The PFA has urged its members to join the social media boycott that will take place between April 30 and May 3.
The Premier League, Women's Super League and EFL are among those to have signed up to an online blackout at the end of the month intended to help eradicate prejudice and discrimination in sport.
Leading sides and organisations across the country will be shutting their social channels down across four days, with a full programme of competitive fixtures set to take place that weekend.
- How Arsenal legend Vieira and Chelsea loanee Gallagher have breathed new life into Crystal Palace
- Champions League 2021-22 Power Rankings: PSG & Man Utd slide after matchday one
- PSG beware! Grealish's dream Champions League debut suggests Man City star can take down Europe's best
- Can new England boss Wiegman dispel disappointments of Neville's tenure?
What has been said?
The PFA has said in a statement calling for more support to that cause: "As players, your collective voice and influence has the power to hold multinational companies to account and sends a powerful message to a global audience - abusive behaviour is unacceptable.
"The PFA is also calling on major brands and sponsors, who work with players, to switch off and pull their funding on the platforms during the boycott.
"We know from our members' first-hand accounts that online hate causes trauma. The impact of the abuse can also extend to family members and impressionable fans. We want more significant levels of action from the social media companies and platforms to take greater responsibility for tackling racism and discrimination on their channels.
"Football is calling for the use of filtering, blocking and swift takedowns of offensive posts, improved verification processes and re-registration prevention."
Who is already involved in the boycott?
The FA, Premier League, EFL, FA Women's Super League, FA Women's Championship, PFA, LMA, PGMOL, Kick It Out and the FSA will all take part in the boycott.
Social media channels across English football will shut down between 3pm GMT on Friday April 30 and 11.59pm on Monday May 3.
A statement released when that action was revealed read: "As a collective, the game recognises the considerable reach and value of social media to our sport. The connectivity and access to supporters who are at the heart of football remains vital.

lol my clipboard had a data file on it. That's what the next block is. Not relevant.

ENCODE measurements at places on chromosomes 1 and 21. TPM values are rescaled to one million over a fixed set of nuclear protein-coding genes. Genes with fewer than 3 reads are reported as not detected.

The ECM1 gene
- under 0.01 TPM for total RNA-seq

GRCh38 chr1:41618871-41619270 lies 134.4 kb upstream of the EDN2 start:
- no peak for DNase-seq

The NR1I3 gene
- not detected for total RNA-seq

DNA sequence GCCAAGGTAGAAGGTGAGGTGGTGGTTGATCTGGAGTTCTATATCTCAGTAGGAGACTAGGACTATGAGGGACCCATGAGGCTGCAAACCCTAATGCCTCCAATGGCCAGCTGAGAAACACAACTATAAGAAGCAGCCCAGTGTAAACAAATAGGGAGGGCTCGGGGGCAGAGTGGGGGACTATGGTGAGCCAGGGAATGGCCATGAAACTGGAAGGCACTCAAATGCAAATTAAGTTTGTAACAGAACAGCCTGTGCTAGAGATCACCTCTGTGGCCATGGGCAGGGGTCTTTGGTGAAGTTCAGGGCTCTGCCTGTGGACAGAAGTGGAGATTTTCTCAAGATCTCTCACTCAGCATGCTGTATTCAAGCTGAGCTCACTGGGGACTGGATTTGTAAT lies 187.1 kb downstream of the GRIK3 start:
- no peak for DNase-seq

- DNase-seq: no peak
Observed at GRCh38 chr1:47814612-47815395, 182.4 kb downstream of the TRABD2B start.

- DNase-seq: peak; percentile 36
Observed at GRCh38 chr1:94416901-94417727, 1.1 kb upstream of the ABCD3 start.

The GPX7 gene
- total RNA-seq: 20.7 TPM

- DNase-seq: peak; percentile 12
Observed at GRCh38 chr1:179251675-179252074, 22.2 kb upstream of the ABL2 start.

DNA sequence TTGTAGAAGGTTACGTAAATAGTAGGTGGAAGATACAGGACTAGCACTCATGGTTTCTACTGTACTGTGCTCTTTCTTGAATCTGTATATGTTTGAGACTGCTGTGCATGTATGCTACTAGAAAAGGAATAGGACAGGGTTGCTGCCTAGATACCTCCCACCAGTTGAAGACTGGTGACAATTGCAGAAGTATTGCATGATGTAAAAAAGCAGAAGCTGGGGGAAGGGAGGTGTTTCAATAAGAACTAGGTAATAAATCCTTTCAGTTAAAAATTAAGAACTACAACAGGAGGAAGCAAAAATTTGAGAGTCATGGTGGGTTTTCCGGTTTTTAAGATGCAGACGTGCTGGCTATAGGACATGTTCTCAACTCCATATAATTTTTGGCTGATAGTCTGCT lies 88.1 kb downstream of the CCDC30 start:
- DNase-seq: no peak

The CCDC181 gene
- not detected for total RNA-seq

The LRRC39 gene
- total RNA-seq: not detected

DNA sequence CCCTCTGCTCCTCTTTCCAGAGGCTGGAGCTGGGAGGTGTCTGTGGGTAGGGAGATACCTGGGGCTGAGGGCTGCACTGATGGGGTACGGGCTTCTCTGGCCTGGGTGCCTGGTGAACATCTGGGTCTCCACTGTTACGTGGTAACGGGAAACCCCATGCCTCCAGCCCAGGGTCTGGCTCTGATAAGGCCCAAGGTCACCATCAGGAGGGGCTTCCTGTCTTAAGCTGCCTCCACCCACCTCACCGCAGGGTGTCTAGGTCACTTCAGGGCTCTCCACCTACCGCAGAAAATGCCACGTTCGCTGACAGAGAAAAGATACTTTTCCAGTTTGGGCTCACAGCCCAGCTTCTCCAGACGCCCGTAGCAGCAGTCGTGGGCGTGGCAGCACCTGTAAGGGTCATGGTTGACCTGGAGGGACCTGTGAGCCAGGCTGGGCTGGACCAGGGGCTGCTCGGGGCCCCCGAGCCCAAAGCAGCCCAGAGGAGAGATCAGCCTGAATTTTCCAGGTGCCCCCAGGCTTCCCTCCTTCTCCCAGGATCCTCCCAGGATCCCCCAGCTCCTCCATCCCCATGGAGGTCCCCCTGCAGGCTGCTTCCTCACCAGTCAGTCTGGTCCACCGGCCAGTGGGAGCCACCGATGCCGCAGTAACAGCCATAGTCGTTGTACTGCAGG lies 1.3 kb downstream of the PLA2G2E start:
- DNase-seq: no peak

"However, the boycott shows English football coming together to emphasise that social media companies must do more to eradicate online hate, while highlighting the importance of educating people in the ongoing fight against discrimination.
"In our letter of February 2021, English football outlined its requests of social media companies, urging filtering, blocking and swift takedowns of offensive posts, an improved verification process and re-registration prevention, plus active assistance for law enforcement agencies to identify and prosecute originators of illegal content.
"While some progress has been made, we reiterate those requests today in an effort to stem the relentless flow of discriminatory messages and ensure that there are real-life consequences for purveyors of online abuse across all platforms.
"Boycott action from football in isolation will, of course, not eradicate the scourge of online discriminatory abuse, but it will demonstrate that the game is willing to take voluntary and proactive steps in this continued fight."
The bigger picture
The PFA has also called upon major brands and sponsors to join the protest across football in England.
According to their statement, a report into online abuse during Project Restart in 2020 uncovered 825,515 tweets directed at players, of which over 3,000 were considered to be abusive and more than half of those contained racist abuse.
There have been many more examples emerge during the 2020-21 campaign, with Kyle Walker the latest to ask "when is this going to stop?" after being targeted by trolls in the wake of Manchester City's 1-0 win over Tottenham in the Carabao Cup final.
Arsenal legend Thierry Henry has removed himself from social media until the companies involved take decisive action against those responsible for spreading hate, with the expectation being that many more players will take similar action.